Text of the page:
This being said, it is important to examine the full context of AOC’s rise to power and prestige. Despite her time as a bartender being a legitimate time in which her relationship to the means of production was the same as any other member of the working-class, AOC started an incubator business in her past. In fact, two Israeli capitalists are largely responsible for her success prior to her run for and election to Congress.
As the Times of Israel reported on October 20, 2020:
“But elsewhere on the internet, there are traces of Ocasio-Cortez’s less publicized gigs, in which two Israeli-Americans figure — Joe Raby and Chen Yerushalmi, men associated more with the world of venture capital and startups than with the working class.
It was under the aegis of these men that Ocasio-Cortez prepared curricula teaching entrepreneurial and self-presentation skills to ambitious young college students and graduates in the Bronx. These skills, which she helped teach to others, may have been instrumental in her own political rise.
Alexandria Ocasio-Cortez’s spokesperson, Lauren Hitt, told The Times of Israel that the names Cheni Yerushalmi and Joe Raby “are not ringing a bell with us over here. It may be a fairly tenuous connection.”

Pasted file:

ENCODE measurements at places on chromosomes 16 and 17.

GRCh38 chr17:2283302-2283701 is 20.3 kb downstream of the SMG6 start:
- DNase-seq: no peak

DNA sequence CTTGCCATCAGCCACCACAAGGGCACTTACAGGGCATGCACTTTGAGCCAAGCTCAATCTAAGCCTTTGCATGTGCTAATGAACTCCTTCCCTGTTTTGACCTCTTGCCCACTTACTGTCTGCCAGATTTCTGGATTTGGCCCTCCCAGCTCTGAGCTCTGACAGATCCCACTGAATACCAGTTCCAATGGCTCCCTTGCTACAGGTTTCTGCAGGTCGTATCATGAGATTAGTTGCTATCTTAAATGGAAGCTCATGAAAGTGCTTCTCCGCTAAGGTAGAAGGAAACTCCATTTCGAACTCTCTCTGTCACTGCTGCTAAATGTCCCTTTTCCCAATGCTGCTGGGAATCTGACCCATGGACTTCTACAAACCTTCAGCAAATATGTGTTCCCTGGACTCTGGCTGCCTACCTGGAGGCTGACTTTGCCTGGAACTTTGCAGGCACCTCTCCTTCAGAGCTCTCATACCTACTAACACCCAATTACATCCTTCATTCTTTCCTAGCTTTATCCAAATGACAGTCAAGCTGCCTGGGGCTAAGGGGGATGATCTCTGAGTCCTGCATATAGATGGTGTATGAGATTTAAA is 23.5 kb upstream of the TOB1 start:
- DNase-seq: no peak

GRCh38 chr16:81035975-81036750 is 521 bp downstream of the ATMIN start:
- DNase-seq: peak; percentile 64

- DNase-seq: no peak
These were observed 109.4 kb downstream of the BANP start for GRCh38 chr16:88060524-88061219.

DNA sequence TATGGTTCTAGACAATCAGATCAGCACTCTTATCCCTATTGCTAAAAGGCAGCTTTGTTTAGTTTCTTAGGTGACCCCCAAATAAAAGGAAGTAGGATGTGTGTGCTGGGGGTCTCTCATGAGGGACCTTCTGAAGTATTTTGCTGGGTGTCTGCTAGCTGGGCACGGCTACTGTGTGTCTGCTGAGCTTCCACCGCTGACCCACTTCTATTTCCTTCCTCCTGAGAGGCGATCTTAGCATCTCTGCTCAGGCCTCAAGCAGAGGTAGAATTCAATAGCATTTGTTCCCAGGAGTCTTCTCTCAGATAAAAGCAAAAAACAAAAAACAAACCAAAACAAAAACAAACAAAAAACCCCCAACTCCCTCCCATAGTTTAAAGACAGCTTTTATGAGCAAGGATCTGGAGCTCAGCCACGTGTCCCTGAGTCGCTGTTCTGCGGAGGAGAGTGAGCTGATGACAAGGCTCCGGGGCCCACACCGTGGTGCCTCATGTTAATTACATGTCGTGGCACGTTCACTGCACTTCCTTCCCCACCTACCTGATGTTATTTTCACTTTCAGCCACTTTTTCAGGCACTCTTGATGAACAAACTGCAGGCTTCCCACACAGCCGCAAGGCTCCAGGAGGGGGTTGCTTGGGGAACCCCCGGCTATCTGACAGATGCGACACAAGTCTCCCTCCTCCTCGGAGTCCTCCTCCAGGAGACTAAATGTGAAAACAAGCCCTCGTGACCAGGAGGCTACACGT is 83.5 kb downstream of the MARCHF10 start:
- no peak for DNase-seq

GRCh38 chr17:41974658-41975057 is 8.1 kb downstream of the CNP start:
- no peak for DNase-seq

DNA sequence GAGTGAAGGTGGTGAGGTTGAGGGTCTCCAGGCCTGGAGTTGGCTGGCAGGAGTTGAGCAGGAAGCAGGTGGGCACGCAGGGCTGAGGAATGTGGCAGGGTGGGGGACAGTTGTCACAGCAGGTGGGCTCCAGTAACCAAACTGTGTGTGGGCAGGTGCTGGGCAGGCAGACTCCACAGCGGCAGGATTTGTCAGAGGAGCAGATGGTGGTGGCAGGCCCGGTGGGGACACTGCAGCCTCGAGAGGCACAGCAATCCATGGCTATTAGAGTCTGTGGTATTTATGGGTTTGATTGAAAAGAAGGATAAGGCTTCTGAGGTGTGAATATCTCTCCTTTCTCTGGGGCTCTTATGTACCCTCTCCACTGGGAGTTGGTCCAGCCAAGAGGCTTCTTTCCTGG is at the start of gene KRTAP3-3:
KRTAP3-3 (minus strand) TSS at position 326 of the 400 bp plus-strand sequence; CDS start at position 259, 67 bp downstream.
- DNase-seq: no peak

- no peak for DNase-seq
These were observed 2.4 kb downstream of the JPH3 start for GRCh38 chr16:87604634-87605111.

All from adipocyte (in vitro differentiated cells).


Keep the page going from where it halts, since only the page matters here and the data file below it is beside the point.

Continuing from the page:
Public sources, however, indicate that Yerushalmi was Ocasio-Cortez’s boss at a company called Gage Strategies, while Raby vetted candidates for the Sunshine Bronx business incubator that she applied to and was admitted to. Ocasio-Cortez herself publicly associated with both these employment experiences over a period of five years prior to her election to Congress.
An incubator and a book publishing company
A biography for a September 21, 2013, talk Ocasio-Cortez gave at Boston University, her alma mater, describes her as the “founder of Brook Avenue Press, a social enterprise dedicated to providing relevant educational products to children and parents in urban areas.”
She is also described on the same website as the “Lead Educational Strategist at GAGEis, Inc.”